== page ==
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ImPaCT-PID study (Improving Patient Centred Transitional Care in Primary Immunodeficiency)

2022 AIFA Early Career Researcher

Dr Alisa Kane, St Vincent’s Hospital

Dr Kane will collaborate with the national patient organisation Immune Deficiencies Foundation of Australia (IDFA) and colleagues nationwide at the University of NSW, Sydney Children’s Hospital, The Children’s Hospital at Westmead, Concord General Hospital, the Garvan Insitute of Medical Research (NSW); Princess Alexandria Hospital (QLD); Monash Health (VIC); Royal Adelaide Hospital (SA); Royal Perth Hospital, and Fiona Stanley Hospital (WA). 

Dr Alisa Kane

Primary immunodeficiencies (PIDs) are rare, mostly genetic, disorders that result from the failure of the immune system to work properly. People with PIDs suffer from chronic disease, poor quality of life and even premature death due to severe, recurrent and often life-threatening infection, immune disorders, allergies and cancers.  

PIDs are typically diagnosed in childhood and lead to life-long health problems. This means that the patient journey involves eventually moving from a children’s health care service to an adult health care service. This is can be a time of immense and stressful change as the young person encounters new doctors, new hospitals, and learns to understand their own health and make health decisions for themselves. It is also a difficult time for their carers, as their role changes from primary decision-maker to support person.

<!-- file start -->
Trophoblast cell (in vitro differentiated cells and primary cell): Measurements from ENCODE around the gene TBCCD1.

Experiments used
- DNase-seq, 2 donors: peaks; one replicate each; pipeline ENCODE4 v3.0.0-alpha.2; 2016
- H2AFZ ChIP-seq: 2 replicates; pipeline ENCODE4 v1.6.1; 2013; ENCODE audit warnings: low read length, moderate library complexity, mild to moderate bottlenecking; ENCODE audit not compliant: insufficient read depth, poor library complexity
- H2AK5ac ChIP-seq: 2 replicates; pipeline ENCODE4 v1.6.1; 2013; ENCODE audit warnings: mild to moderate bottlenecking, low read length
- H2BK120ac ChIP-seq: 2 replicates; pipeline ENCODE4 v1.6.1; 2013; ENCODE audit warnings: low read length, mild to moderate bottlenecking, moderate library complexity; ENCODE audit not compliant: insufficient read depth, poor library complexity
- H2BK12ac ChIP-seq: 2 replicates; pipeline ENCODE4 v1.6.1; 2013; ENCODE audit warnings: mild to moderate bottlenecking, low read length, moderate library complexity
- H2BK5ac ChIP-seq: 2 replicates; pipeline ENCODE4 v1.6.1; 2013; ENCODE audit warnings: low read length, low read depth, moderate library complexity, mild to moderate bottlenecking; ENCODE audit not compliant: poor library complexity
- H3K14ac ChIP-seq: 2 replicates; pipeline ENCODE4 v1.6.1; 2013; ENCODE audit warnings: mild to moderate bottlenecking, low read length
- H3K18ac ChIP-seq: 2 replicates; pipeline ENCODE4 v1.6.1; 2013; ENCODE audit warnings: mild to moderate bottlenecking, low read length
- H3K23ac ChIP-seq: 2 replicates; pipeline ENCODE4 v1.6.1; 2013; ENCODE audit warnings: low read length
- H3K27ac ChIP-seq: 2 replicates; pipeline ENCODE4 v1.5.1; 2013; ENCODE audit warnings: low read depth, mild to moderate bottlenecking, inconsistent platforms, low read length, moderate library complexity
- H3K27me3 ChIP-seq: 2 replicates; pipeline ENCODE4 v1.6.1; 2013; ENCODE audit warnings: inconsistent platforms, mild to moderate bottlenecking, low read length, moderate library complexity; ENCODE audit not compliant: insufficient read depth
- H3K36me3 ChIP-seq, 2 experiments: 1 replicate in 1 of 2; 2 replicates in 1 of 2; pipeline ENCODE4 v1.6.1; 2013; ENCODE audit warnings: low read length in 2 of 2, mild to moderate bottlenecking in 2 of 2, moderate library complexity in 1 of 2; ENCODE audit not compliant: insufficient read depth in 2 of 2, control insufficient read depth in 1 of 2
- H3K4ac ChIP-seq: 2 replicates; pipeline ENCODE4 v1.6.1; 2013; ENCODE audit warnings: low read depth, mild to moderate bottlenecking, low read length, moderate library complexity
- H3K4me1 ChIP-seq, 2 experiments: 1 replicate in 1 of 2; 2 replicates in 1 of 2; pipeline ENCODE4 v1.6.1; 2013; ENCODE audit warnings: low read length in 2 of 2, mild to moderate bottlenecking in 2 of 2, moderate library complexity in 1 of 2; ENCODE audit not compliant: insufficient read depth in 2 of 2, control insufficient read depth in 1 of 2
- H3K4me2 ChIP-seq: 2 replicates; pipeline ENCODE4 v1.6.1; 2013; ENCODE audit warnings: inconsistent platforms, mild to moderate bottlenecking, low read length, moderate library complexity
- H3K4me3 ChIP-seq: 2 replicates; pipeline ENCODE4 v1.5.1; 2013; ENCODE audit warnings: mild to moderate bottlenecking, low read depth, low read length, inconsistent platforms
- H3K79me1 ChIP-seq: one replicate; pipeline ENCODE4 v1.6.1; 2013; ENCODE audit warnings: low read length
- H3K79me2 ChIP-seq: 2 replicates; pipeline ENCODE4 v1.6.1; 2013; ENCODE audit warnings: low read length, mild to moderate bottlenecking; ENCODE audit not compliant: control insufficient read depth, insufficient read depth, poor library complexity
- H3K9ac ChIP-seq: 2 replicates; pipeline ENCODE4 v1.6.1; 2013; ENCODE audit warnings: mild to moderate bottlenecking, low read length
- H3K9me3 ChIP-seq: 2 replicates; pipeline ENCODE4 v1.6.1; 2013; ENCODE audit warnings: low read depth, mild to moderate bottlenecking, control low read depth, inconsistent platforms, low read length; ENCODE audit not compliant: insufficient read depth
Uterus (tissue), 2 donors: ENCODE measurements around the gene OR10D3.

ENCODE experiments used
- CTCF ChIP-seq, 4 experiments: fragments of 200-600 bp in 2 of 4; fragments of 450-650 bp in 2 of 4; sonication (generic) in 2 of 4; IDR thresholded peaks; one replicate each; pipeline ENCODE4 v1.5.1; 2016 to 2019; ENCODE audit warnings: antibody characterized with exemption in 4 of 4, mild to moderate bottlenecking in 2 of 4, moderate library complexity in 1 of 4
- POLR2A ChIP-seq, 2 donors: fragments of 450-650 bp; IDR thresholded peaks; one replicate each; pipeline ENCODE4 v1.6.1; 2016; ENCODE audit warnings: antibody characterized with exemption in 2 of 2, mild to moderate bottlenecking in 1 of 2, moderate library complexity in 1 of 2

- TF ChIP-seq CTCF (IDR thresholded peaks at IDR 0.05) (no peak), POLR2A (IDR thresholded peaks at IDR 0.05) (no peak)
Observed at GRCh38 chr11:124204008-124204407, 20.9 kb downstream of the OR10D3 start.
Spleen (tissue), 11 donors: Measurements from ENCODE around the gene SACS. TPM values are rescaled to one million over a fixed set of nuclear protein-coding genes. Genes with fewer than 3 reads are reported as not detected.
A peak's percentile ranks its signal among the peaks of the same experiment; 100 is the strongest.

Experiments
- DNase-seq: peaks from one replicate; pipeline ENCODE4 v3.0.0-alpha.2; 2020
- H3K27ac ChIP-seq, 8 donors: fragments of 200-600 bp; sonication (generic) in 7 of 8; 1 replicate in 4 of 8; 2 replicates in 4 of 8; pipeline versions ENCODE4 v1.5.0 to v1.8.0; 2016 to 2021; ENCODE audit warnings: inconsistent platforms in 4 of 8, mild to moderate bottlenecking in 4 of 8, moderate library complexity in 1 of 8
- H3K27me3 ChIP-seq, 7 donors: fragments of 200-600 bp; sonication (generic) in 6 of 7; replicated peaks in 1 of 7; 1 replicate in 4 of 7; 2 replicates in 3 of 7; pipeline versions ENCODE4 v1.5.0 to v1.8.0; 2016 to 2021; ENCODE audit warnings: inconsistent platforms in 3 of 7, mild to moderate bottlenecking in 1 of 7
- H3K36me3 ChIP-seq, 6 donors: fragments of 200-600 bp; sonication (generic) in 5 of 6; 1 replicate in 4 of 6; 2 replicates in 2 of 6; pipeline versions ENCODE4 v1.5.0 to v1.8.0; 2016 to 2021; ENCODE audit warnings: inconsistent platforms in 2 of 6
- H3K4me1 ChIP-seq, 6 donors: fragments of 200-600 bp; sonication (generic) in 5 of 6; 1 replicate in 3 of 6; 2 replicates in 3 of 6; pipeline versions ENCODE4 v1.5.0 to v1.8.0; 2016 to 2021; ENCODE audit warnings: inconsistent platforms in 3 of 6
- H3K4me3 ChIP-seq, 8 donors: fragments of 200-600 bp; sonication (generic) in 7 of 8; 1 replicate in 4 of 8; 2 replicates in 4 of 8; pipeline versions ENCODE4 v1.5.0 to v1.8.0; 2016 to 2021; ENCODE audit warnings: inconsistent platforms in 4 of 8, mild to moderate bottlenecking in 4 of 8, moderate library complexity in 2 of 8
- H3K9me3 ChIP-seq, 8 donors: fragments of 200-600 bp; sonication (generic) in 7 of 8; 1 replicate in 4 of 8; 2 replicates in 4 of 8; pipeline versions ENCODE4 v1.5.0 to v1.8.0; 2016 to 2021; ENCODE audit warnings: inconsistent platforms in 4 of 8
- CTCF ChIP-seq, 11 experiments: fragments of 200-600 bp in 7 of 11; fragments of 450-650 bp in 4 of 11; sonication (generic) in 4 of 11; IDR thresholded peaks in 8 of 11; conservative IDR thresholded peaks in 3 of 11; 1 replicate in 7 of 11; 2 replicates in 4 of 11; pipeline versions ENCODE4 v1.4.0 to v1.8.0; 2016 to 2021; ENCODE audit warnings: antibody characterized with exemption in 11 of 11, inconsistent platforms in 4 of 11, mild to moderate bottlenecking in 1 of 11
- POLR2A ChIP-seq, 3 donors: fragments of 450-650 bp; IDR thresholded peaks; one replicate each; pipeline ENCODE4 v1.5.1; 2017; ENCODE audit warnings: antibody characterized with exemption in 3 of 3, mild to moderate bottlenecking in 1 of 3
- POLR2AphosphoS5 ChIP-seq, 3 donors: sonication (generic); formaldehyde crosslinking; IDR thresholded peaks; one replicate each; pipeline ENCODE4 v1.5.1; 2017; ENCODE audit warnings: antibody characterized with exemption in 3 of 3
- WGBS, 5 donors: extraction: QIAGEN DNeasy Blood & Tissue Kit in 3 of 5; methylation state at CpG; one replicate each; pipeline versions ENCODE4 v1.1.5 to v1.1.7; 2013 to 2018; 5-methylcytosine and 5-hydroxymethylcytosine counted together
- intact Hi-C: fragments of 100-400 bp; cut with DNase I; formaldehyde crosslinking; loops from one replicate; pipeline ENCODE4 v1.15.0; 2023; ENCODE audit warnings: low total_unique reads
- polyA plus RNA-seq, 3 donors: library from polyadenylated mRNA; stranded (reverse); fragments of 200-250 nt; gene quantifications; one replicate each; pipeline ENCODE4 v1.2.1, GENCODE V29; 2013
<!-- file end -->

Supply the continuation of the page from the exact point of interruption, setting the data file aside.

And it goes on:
Transitional care is a specific, deliberate and co-ordinated process where this change from child to health care is supported is supported by resources, services and people. Currently in Australia, PID transitional care either doesn’t exist or is underdeveloped.

The ImPaCT-PID (Improving person-centered transitional care in PID) study seeks to improve this experience. In order to provide a better health service for young patients moving to adult care, this study brings together PID patients, their carers, the Immunodeficiency Foundation of Australia (IDFA) and health professionals from around Australia, to develop a better understanding  of patient experiences of transition. They will gather the current experiences of patients and their carers through surveys and interviews,  identify existing gaps in the service, and develop person-centred solutions to improve the quality of care and experiences of young people with PID transitioning into adult health services.

 

AIFA Early Career Researcher grant of $30,000

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